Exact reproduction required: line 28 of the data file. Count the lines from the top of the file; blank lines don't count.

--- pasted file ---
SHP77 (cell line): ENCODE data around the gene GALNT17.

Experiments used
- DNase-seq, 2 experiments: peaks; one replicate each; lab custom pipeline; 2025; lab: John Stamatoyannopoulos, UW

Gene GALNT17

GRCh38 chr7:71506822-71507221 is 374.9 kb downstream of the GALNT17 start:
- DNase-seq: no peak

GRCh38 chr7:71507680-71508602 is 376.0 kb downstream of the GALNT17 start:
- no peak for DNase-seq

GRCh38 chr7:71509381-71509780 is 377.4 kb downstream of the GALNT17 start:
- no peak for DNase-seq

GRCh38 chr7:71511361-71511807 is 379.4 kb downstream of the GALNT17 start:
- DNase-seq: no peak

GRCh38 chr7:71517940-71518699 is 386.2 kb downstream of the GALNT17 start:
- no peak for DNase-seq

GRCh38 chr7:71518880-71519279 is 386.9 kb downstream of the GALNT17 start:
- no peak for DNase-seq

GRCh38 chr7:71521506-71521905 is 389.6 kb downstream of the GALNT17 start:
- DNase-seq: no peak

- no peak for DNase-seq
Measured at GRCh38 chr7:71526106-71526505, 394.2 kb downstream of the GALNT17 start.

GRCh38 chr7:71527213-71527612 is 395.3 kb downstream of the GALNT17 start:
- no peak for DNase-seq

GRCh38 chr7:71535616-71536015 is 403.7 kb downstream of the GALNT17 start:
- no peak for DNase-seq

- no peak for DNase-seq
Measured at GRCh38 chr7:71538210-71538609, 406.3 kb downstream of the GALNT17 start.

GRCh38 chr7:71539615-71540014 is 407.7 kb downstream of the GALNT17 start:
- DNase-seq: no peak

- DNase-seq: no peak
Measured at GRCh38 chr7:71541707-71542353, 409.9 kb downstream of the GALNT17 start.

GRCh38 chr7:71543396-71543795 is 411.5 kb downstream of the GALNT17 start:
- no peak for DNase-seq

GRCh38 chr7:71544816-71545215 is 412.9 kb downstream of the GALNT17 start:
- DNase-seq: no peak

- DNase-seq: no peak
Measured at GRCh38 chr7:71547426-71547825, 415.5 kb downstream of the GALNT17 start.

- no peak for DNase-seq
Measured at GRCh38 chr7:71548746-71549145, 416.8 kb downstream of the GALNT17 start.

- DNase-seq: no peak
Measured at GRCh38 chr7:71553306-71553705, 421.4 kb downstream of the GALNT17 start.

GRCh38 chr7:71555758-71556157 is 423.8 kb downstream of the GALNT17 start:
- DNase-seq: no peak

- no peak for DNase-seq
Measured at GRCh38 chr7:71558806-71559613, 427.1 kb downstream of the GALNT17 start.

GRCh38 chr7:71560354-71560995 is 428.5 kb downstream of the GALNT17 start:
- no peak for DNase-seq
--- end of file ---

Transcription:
- DNase-seq: no peak